Have you experienced the effects of unsafe staffing in a hospital or nursing home? Make your voice heard! Contact the New York State Department of health now to tell them why we need Safe Staffing for healthcare workers: health.sm.StaffingStudy@health.ny.gov
When nurses care for two to three times the patients they can safely manage, the research shows the chances of preventable death, hospital acquired infections, and adverse outcomes increase.
Hospital CEOs are paid millions of dollars a year based on financial performance, not how well our mothers, fathers, newborns, and loved ones recover. When the average hospital executive makes 75 times more than the average worker at the bedside, but investments aren’t being made in direct patient care, something is wrong.
CWA healthcare workers are calling on our legislators to guarantee hospitals and nursing homes have the staffing they need for quality care.
2020 Bills and Materials:
Assembly Bill (A.2954 Gunther) / Senate Bill (S.1032 Rivera)
Flyers: Call Your Assemblymember / Call Your Senator / Combined
Social Media Materials
Fact Sheets and Reports
Safe Staffing Coalition
NY lawmakers call for minimum staffing rules at hospitals, nursing homes
H+H Nurses Approve Pact Setting Staffing Ratios, Clinical Path
Lives are on the line
Letter: Set standard staffing ratio for all New York hospitals
Mount Sinai Hospital emergency department is a ‘war zone,’ workers say
New York State studying "safe-staffing" at nursing homes, hospitals
NYC nurses rally for legislation to increase staffing levels
Nursing levels at New York hospitals face new scrutiny
Nurses Rally For Government To Intervene In Staffing Shortage Crisis
The Rewards and Challenges of Being on the Front Line of Care
Advocates call for mandatory minimum staffing at NY nursing homes
State to study adopting minimum staffing levels for nursing homes, hospitals
Out of Patience: NYC Nurses Take On Hospitals For Better Staffing
Nurses Strike in New York: Threat Increases Over ‘Safe Staffing’ Levels
10,000 NYC nurses are about to go on strike over understaffing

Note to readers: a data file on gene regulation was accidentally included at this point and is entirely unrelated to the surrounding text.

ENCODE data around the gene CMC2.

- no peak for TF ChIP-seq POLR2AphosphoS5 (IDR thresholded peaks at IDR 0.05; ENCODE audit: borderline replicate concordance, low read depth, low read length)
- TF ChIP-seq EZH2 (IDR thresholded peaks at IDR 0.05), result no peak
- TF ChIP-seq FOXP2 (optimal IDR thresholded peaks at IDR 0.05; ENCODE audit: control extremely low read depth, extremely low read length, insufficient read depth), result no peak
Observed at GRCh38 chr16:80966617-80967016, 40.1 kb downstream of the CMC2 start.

Nurses At 3 NYC Hospitals Threaten Strike For Safe Staffing
Letter: Proper staffing levels ensure quality care
Letters: Safe Staffing bill allows better care
Letters: Safe Staffing is worth supporting
Letters: Safe Staffing editorial failed to consider patients
Safe Staffing News Outside of NY
Nurses will continue to fight for safe patient care
Caregivers picket in Pawtucket for better staffing and a living wage
Patient infections 15% 'more likely' when nurse staffing low, study finds
Nursing organizations launch campaign to address safety and health issues
Hospital Workers in Toledo, Ohio, Strike for Safe Patient Care
National Nurses Week: A Call in Illinois for Safer Staffing
Nurses Lobbying in Harrisburg for Safe Staffing Ratios
Analysis: US nurse shortages and the fight for better staffing ratios
Pennsylvania nurses rally for law to set safe patient limits
Nursing assistants push for legislation that would address staffing levels at Oregon hospitals
Hospitals fighting against bills to establish mandatory nurse patient ratios
Minimum nurse-staffing mandates benefit nurses, patients, report says
- Outcomes are better for patients when staffing levels meet those established in California, including an increase in lives saved, shorter hospital stays, and general improvement in quality care (Health Services Research, 2010).
- The odds of patient death increase by 7% for each additional patient the nurse must take on at one time (Journal of the American Medical Association, 2002).
- Safe nurse staffing reduces turnover in hospitals. When ratios are blown out of proportion, there is an increase in nursing turnover and a decrease in patient satisfaction. All of this increases the cost of care (Nursing Administration Quarterly, 2011).
- Nurse understaffing in hospital ICU increases the risk of infections like pneumonia, which not only lead to injury and death, but also cost the hospital significant amount of money. Hospital-acquired pressure ulcers alone have been estimated to cost $8.5 billion per year (Agency for Healthcare Quality and Research Pub. No. 04-0029, 2004).